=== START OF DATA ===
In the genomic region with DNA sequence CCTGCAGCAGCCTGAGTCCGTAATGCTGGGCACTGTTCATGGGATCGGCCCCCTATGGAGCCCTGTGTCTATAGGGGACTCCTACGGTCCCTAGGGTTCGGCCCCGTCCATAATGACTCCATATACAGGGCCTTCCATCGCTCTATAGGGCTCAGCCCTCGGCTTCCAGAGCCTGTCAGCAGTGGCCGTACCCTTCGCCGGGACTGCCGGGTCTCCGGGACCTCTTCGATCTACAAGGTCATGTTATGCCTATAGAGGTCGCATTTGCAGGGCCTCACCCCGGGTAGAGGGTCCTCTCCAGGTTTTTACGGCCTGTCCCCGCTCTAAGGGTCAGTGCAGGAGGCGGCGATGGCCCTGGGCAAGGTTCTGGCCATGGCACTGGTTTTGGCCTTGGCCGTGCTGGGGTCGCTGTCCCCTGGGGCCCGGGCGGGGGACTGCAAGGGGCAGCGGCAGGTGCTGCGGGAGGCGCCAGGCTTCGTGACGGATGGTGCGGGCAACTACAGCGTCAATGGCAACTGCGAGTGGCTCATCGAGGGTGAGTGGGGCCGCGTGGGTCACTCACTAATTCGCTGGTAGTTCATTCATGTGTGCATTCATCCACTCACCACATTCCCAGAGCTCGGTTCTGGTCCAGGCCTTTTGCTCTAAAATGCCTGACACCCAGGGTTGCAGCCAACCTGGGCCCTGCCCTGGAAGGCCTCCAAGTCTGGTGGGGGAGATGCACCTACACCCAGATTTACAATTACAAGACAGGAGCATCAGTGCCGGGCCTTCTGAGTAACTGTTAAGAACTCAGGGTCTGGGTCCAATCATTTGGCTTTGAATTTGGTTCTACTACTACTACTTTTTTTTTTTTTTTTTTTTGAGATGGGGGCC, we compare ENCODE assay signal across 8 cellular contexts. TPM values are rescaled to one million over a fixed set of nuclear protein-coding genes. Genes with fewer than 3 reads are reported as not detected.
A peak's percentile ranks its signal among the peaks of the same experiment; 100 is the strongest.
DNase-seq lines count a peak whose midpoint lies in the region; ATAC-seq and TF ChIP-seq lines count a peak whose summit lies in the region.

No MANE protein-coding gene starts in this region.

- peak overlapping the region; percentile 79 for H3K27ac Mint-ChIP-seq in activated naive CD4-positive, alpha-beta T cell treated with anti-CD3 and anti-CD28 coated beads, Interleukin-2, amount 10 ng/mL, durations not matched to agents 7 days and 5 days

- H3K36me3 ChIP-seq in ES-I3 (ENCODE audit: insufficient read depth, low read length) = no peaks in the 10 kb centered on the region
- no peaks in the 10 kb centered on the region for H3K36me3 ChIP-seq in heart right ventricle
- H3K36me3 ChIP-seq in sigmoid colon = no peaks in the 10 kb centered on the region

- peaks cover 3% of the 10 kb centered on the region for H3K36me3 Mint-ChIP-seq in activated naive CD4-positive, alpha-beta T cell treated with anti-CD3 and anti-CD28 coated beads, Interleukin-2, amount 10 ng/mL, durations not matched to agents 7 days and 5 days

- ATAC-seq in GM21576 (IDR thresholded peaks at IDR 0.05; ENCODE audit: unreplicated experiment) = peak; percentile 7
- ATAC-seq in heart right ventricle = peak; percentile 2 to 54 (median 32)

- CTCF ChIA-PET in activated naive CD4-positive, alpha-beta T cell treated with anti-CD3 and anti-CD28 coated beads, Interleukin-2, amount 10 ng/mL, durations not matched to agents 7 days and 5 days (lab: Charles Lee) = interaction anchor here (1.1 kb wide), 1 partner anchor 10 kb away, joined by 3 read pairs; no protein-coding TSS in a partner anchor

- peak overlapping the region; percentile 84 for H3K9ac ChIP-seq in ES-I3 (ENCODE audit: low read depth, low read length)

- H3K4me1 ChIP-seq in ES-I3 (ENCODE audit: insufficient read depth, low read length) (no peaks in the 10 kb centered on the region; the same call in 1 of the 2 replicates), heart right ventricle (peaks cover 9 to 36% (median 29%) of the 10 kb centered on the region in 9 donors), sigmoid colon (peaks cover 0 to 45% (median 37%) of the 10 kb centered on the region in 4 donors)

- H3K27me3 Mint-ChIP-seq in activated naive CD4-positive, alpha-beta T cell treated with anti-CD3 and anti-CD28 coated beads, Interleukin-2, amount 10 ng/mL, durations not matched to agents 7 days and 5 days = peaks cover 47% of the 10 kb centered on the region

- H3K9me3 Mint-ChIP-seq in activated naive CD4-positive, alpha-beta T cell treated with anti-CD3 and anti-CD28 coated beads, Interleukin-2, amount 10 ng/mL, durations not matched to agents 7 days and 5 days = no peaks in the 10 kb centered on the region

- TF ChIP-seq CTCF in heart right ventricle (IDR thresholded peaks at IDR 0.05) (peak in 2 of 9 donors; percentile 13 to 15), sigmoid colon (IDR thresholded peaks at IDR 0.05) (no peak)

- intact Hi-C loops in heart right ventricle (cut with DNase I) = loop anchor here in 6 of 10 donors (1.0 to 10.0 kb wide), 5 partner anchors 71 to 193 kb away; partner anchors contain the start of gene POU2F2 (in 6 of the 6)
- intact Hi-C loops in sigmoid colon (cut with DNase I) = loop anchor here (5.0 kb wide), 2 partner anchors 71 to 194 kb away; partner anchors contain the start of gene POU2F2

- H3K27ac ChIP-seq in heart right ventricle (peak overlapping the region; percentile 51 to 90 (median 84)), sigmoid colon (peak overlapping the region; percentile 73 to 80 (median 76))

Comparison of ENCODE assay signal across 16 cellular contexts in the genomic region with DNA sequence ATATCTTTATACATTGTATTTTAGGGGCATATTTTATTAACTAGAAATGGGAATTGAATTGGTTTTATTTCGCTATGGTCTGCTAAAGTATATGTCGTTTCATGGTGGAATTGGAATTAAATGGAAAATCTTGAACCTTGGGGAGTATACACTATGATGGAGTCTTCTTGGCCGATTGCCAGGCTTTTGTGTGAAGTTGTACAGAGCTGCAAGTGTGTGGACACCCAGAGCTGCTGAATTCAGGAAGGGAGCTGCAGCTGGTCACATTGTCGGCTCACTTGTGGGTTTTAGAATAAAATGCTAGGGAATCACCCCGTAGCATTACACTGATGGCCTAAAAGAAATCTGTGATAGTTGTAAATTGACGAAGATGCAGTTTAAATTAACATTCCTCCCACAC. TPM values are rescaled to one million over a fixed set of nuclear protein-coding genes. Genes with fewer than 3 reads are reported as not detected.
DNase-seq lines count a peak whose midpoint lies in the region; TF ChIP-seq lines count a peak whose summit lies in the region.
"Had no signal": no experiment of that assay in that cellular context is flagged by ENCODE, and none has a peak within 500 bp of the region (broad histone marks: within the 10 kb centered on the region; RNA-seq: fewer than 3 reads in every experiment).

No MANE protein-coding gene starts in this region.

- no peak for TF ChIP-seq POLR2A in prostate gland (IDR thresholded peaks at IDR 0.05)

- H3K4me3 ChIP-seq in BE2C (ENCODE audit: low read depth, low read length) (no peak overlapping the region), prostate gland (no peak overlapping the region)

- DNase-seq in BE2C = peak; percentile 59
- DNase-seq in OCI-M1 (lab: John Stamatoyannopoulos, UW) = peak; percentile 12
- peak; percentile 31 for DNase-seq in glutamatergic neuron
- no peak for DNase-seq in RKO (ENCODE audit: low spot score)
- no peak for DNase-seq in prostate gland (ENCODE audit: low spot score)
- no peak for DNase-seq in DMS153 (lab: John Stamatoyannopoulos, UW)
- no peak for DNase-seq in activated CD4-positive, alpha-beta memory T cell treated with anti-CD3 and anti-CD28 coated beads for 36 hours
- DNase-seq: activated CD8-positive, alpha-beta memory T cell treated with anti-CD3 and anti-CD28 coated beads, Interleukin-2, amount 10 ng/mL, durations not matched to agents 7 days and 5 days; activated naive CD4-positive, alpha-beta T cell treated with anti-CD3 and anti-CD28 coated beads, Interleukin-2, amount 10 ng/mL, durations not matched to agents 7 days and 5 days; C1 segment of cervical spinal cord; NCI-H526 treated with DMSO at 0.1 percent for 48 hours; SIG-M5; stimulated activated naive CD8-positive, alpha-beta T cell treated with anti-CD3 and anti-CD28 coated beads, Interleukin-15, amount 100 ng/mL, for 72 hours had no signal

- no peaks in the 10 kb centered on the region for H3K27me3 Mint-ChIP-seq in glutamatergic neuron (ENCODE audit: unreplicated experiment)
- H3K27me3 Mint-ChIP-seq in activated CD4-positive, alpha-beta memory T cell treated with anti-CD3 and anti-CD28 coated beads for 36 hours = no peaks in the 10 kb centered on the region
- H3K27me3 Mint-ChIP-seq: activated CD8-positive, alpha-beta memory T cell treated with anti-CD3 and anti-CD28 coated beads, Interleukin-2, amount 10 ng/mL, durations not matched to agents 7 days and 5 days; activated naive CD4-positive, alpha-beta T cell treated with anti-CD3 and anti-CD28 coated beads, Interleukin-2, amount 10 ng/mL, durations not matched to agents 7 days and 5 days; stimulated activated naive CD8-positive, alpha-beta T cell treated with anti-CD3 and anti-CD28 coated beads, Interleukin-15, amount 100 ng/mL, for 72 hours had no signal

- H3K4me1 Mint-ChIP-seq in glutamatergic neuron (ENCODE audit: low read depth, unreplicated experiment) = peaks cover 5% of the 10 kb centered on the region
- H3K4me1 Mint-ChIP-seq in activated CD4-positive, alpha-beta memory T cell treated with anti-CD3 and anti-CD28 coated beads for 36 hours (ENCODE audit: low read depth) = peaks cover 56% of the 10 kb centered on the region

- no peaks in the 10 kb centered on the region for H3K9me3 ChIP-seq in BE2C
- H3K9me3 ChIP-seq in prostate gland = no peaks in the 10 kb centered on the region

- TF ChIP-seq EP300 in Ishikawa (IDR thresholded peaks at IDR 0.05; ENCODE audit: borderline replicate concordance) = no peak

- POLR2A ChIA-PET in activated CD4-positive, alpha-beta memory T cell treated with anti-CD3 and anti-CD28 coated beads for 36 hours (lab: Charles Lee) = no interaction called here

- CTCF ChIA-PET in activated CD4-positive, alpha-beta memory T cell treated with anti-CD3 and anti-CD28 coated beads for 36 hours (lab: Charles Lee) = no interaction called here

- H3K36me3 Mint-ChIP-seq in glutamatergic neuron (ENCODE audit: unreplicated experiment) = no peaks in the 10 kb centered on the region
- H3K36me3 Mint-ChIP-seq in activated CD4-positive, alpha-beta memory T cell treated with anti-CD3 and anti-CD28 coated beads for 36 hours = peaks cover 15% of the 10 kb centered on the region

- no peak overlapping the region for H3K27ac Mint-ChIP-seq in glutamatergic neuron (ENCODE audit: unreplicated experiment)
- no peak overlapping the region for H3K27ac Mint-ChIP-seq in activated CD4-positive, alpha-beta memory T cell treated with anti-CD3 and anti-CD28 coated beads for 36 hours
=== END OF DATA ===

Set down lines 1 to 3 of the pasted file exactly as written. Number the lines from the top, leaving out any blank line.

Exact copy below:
In the genomic region with DNA sequence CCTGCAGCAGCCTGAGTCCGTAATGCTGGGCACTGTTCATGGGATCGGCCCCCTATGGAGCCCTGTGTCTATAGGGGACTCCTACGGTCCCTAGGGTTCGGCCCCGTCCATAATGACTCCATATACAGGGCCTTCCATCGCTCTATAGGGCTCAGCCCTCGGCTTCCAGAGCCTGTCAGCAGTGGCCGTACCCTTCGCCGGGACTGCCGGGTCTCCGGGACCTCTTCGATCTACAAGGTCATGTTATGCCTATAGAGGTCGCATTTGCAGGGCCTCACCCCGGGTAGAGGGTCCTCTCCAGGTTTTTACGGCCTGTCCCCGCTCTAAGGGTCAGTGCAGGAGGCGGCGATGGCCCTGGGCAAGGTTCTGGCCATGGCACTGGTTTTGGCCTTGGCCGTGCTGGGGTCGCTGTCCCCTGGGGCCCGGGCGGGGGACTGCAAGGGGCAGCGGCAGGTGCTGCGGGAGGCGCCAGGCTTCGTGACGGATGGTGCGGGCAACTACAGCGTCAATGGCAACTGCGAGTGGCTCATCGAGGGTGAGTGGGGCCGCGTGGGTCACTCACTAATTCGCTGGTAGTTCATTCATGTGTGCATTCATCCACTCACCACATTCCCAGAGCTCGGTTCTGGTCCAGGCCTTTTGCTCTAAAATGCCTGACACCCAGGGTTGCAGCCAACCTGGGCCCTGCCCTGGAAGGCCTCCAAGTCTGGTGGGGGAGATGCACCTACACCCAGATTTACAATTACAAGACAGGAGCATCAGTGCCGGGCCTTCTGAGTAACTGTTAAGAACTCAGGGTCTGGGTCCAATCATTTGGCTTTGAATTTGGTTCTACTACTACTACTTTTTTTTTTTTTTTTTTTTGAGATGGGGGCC, we compare ENCODE assay signal across 8 cellular contexts. TPM values are rescaled to one million over a fixed set of nuclear protein-coding genes. Genes with fewer than 3 reads are reported as not detected.
A peak's percentile ranks its signal among the peaks of the same experiment; 100 is the strongest.
DNase-seq lines count a peak whose midpoint lies in the region; ATAC-seq and TF ChIP-seq lines count a peak whose summit lies in the region.